What is Emma's psychological problem?

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Emma is bored and dissatisfied with her life. She finds her husband uninspiring, doesn't take to motherhood, and feels buried alive in a provincial French village. She has a comfortable, ordinary life that many would be satisfied with, but she is discontented.

The root of her problem is the novels she reads. She wants to be part of the richer, more exciting, and passionate world she encounters there. Like the famous character of a much earlier novel Don Quixote, she wants her world to conform to the world of fiction, and she tries to refashion herself as the heroine of one of her novels.

This leads her to embark on disastrous affairs, first with Rodolphe and then with Leon. To get the extravagant life she wants and thinks she deserves, she goes deeply into debt, then kills herself as an escape. Her husband dies soon after, and her young daughter Berthe ends up having to become a child laborer in a cotton mill.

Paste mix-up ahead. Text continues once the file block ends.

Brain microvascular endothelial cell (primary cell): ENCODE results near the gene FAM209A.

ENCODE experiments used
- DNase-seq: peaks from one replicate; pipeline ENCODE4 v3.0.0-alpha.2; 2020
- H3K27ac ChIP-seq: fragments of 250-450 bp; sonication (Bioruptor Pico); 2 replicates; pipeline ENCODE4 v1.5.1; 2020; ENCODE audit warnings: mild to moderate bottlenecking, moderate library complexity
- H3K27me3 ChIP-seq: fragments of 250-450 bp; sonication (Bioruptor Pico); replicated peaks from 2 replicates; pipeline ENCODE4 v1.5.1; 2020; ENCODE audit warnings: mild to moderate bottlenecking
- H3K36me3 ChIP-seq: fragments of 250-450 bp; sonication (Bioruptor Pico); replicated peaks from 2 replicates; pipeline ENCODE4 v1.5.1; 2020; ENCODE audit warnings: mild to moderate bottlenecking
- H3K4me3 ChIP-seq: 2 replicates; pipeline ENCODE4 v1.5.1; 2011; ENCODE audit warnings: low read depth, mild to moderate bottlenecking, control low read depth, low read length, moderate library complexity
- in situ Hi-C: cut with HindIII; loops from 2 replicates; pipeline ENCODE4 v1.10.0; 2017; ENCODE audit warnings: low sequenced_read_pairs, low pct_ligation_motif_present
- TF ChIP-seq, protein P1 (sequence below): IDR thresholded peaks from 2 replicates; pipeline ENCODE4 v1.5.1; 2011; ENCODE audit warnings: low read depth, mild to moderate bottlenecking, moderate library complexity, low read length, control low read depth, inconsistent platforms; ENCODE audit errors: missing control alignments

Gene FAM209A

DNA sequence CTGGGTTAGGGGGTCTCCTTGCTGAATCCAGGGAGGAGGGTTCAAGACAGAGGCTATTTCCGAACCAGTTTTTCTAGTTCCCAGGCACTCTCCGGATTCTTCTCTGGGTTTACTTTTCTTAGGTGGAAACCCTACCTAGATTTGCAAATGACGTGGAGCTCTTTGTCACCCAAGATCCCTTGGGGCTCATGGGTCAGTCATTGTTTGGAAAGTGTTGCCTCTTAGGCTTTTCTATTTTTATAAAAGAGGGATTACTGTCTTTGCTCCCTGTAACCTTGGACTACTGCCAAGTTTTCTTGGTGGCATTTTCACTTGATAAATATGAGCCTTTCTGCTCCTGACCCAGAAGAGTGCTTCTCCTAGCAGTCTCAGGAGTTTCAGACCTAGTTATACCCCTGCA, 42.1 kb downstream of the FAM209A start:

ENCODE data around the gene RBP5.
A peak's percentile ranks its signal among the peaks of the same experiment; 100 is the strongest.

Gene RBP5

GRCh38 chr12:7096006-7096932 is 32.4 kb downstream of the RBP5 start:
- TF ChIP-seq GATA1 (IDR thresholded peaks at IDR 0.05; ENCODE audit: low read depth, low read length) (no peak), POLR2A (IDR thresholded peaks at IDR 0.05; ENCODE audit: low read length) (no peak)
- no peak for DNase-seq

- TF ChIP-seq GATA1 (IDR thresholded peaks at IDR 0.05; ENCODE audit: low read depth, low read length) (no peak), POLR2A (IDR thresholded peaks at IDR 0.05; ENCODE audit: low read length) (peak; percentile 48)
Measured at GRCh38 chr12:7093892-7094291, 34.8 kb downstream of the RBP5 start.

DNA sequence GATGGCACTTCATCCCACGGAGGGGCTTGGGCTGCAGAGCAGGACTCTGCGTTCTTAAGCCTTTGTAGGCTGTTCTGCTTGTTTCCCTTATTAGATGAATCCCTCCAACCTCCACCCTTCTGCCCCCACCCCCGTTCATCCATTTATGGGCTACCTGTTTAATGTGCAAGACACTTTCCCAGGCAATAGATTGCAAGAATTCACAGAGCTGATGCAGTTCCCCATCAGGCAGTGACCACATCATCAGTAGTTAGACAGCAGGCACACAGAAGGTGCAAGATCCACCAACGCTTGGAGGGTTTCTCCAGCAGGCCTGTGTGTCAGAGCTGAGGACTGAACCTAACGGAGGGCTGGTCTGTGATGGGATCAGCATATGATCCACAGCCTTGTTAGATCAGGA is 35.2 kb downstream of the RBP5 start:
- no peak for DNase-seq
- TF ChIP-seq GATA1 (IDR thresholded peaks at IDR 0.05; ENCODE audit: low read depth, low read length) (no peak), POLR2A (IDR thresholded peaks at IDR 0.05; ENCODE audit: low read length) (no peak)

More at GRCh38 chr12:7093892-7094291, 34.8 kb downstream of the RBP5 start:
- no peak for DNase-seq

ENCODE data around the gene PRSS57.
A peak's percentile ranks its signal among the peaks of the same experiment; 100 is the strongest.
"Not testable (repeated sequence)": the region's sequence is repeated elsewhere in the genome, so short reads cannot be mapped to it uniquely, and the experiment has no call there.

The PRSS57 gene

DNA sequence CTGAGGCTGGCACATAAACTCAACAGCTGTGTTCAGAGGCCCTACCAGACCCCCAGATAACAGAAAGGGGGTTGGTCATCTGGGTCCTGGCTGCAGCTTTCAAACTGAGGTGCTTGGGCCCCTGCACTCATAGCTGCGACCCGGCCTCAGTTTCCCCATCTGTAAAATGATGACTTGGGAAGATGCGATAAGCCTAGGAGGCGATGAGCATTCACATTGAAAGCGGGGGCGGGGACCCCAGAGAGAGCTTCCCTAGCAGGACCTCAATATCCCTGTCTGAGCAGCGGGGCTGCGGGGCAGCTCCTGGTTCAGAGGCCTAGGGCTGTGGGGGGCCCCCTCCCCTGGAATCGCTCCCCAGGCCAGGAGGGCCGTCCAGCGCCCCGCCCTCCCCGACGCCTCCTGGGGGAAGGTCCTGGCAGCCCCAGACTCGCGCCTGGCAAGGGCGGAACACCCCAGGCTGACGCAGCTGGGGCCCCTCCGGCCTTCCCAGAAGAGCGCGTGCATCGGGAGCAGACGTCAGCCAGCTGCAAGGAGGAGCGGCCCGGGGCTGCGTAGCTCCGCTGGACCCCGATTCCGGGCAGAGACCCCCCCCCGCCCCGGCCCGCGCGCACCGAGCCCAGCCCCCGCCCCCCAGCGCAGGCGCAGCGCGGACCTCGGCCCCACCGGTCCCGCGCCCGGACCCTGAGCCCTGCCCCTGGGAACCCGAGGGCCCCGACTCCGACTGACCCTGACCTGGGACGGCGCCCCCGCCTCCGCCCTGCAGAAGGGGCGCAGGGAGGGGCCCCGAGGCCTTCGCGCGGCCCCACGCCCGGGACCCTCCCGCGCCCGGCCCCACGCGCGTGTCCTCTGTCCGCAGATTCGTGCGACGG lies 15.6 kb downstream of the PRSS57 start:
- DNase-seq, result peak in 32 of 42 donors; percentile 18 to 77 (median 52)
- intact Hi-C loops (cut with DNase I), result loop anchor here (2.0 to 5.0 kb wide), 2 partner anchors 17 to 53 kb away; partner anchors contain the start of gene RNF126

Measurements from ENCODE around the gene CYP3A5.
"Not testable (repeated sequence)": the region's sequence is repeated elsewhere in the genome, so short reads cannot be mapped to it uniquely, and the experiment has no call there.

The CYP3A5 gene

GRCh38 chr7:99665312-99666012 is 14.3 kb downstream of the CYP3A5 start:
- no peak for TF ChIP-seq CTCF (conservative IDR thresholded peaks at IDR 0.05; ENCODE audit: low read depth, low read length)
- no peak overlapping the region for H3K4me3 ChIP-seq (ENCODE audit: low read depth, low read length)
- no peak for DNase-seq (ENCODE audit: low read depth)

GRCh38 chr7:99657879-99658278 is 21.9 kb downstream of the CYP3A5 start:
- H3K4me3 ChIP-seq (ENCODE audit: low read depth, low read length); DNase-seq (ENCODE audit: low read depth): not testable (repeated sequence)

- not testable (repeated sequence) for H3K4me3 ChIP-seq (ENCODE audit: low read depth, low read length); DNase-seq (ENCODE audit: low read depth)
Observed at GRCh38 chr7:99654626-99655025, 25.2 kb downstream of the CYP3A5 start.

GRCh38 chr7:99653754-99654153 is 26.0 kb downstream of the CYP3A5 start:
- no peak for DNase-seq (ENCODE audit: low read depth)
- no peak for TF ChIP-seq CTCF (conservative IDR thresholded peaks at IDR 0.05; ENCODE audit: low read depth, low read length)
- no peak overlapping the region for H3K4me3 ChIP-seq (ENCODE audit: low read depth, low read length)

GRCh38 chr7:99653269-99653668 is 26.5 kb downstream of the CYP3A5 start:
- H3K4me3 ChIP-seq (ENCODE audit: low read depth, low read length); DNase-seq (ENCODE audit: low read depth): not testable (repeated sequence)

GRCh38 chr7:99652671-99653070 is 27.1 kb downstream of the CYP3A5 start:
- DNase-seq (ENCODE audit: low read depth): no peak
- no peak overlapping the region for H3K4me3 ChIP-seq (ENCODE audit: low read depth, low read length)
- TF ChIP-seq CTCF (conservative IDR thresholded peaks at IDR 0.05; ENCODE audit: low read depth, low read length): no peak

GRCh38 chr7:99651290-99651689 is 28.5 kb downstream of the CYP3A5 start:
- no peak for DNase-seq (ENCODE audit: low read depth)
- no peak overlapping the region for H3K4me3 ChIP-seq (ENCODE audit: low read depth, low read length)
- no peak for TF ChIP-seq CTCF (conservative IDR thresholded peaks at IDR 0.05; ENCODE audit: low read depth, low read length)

Emma wants to remake reality to fit an idealized dream world that arises from the novels she reads. Her problem is her inability to distinguish between fantasy and reality. On a deeper level, we could indict the society that formed her to have these useless desires and a lack of outlets for women in her time period.

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